To the right, you can see the Seven Wonders of the Ancient World as depicted by the 16th-century artist, Marten Heemskerk: Great Pyramid of Giza, Hanging Gardens of Babylon, Temple of Artemis, Statue of Zeus at Olympia, Mausoleum of Maussollos, Colossus of Rhodes and the Lighthouse of Alexandria (left to right, top to bottom).
On 7th July 2007, the New Open World Corporation released an updated ‘contemporary version’ of this list amidst a fair bit of controversy; specifically their (non-)profit status, their supposed links with UNESCO, and the voting process. This UNESCO statement, distancing the UN from the initiative, is pretty self-explanatory:
There is no comparison between Mr. Weber’s mediatised campaign and the scientific and educational work resulting from the inscription of sites on UNESCO’s World Heritage List. The list of the 7 New Wonders of the World will be the result of a private undertaking, reflecting only the opinions of those with access to the internet and not the entire world. This initiative cannot, in any significant and sustainable manner, contribute to the preservation of sites elected by this public.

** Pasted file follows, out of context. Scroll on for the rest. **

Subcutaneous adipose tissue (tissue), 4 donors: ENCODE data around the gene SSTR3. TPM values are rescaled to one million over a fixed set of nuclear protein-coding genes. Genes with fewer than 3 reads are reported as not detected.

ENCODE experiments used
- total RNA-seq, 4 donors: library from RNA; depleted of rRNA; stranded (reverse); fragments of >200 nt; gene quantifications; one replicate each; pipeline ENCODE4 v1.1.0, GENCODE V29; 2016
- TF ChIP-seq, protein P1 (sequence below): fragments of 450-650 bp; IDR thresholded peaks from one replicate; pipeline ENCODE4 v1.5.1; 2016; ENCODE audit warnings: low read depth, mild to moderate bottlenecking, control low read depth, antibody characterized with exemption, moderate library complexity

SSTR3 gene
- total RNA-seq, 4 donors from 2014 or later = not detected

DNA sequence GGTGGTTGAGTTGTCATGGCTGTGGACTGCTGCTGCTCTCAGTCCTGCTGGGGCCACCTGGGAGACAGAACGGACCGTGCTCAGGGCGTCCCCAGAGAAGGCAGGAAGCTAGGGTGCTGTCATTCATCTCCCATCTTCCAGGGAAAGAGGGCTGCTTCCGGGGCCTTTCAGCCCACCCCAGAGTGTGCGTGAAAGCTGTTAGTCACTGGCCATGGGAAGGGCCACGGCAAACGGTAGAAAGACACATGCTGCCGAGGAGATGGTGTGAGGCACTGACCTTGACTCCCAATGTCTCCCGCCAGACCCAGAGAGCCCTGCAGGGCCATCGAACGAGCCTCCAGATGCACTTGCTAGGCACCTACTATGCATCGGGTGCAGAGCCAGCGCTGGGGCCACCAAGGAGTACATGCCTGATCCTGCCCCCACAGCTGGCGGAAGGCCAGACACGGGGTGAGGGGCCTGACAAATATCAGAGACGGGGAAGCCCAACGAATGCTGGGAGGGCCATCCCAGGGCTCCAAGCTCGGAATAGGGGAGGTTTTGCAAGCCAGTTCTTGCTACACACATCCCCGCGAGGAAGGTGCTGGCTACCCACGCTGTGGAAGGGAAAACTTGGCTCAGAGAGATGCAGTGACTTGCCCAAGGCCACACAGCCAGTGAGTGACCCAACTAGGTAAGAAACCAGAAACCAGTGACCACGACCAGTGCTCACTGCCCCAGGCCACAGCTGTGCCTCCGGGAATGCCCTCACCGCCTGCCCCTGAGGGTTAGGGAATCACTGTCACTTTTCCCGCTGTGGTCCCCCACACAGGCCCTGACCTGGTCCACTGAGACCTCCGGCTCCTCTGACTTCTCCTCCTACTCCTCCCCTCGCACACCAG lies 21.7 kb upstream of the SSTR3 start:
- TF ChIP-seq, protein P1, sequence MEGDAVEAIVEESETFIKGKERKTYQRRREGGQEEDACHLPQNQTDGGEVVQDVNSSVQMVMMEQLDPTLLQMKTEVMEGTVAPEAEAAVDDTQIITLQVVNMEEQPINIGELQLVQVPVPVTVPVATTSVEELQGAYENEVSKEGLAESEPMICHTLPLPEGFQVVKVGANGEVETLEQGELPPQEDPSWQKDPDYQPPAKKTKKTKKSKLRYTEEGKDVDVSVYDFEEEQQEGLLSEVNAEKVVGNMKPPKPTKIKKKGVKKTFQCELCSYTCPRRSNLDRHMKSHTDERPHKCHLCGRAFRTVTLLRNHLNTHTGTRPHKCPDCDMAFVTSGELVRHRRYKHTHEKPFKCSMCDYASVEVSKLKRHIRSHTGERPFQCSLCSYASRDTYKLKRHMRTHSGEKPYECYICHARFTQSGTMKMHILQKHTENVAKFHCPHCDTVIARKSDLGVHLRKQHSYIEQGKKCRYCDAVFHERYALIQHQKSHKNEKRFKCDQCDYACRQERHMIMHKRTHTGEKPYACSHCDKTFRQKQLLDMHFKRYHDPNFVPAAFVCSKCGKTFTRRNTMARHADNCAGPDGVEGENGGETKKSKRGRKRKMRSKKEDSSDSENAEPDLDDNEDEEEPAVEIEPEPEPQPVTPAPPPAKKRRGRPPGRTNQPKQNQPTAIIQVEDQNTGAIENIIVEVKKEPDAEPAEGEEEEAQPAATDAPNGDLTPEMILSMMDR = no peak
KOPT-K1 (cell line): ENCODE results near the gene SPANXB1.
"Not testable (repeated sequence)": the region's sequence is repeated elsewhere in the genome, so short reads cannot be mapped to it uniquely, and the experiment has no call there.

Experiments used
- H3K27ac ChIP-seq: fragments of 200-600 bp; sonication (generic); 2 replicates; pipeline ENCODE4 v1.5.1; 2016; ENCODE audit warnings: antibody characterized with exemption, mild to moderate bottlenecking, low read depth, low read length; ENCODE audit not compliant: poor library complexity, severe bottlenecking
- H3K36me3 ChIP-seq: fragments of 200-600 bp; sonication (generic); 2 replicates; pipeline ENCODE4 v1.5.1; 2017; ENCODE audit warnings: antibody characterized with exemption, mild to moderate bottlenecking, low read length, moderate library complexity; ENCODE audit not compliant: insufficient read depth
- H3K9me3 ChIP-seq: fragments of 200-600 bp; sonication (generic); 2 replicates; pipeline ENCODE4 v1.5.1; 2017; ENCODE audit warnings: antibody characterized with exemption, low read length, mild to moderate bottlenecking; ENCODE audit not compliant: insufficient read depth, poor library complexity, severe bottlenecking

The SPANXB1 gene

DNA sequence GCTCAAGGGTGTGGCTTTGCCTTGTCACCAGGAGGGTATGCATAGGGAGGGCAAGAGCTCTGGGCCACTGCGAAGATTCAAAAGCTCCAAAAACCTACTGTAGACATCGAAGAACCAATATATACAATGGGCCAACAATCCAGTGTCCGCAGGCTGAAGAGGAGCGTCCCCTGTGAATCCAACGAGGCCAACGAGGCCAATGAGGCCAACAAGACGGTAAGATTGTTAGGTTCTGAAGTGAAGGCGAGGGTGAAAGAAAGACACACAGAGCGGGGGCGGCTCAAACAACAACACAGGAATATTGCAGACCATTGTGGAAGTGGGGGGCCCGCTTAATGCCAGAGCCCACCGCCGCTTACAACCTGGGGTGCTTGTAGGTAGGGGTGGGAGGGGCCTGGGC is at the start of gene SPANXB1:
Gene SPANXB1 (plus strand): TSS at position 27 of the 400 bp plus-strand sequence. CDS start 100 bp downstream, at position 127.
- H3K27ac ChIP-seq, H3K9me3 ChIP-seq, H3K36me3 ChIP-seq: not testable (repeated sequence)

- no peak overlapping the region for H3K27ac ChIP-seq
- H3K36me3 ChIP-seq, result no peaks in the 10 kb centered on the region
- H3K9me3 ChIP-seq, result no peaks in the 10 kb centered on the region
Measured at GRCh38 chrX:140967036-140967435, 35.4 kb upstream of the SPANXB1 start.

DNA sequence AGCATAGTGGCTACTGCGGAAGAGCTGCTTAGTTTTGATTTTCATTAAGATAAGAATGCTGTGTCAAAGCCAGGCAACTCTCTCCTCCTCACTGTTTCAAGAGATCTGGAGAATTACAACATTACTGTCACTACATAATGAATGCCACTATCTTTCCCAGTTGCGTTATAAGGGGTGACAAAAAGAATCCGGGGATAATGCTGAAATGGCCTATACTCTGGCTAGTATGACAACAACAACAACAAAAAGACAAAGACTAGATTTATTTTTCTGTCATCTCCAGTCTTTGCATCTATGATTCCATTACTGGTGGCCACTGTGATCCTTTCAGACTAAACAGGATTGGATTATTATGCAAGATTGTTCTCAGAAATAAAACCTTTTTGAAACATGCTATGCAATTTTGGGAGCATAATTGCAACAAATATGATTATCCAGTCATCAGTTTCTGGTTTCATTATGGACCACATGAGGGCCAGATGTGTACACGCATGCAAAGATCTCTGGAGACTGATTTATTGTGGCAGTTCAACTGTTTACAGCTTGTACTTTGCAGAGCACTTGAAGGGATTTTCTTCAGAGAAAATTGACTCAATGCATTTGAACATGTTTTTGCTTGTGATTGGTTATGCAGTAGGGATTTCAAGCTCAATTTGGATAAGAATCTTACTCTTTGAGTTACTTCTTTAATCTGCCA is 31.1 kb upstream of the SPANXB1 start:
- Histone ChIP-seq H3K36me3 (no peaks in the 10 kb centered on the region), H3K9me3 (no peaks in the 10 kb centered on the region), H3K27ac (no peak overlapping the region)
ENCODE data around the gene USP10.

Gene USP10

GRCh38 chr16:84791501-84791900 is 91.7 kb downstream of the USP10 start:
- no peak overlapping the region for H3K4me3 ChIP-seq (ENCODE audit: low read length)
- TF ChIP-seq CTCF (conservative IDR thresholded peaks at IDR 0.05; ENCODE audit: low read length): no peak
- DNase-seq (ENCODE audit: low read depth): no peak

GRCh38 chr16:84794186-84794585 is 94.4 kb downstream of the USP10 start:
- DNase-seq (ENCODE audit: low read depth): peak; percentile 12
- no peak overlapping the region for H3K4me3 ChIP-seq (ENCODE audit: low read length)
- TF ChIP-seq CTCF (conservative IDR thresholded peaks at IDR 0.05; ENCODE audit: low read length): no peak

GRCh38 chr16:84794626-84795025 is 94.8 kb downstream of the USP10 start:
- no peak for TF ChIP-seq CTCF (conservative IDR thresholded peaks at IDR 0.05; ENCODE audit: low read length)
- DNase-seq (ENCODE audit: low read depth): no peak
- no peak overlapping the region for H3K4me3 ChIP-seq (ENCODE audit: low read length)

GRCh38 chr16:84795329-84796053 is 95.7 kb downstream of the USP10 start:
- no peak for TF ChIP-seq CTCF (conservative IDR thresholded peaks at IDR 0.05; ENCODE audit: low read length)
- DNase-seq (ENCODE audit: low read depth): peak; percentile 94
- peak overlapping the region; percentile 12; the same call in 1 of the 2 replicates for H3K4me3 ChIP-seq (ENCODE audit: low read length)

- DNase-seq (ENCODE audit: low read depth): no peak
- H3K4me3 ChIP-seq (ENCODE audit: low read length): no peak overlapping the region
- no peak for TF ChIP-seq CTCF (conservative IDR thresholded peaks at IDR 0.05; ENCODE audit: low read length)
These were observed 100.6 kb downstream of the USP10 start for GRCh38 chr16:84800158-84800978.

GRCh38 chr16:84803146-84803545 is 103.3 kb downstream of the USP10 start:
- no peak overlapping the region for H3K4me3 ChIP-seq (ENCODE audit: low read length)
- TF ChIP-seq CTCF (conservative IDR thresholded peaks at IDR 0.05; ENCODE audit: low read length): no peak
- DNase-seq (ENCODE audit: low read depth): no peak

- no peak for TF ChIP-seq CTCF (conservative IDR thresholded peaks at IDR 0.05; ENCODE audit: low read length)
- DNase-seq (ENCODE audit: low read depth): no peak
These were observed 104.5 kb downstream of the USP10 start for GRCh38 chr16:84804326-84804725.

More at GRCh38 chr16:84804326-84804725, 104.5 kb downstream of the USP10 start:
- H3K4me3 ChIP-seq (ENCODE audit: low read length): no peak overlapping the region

This, coupled with the ambiguity of the corporation’s profit/non-profit status (which is dubious at best) and the fact that votes are ‘bought’ and can be excluded without due cause, makes it all a bit of a debacle. Of course, that didn’t stop the media, and the final list was released to much fanfare: Chichen Itza (Yucatán, Mexico), Christ the Redeemer (Rio de Janeiro, Brazil), Great Wall of China, Machu Picchu (Cuzco, Peru), Petra (Jordan), Colosseum (Rome, Italy), Taj Mahal (Agra, India) and the Great Pyramid of Giza (Egypt).
Quite why more ‘modern’ architectural accomplishments made the final seven (Christ the Redeemer, the Colosseum and the Taj Mahal) rather than more wondrous relics such as Angkor Wat (Angkor, Cambodia), Rapa Nui’s Moai (Easter Island, Chile) and Stonehenge (Amesbury, England) isn’t for me to discuss as it’s undoubtedly due to the voting system. What I do want to discuss is a completely different list…
The Seven Blunders of the World, by Mahatma Gandhi
This list was compiled by Gandhi and presented to his grandson on their last day together, shortly before his assassination. I like to think of it as an updated ‘contemporary version’ of the seven deadly sins. It was created as a search for the roots of violence in society – acts of passive violence.
- Wealth without work
- Pleasure without conscience
- Knowledge without character
- Commerce without morality
- Science without humanity
- Worship without sacrifice
- Politics without principle
Gandhi’s grandson, Arun Gandhi, later added an eighth ‘blunder’ to the list:
- Rights without responsibilities
If you could ‘vote’ for another, or for the most important of the above, what would you go for? I think it’s an interesting question.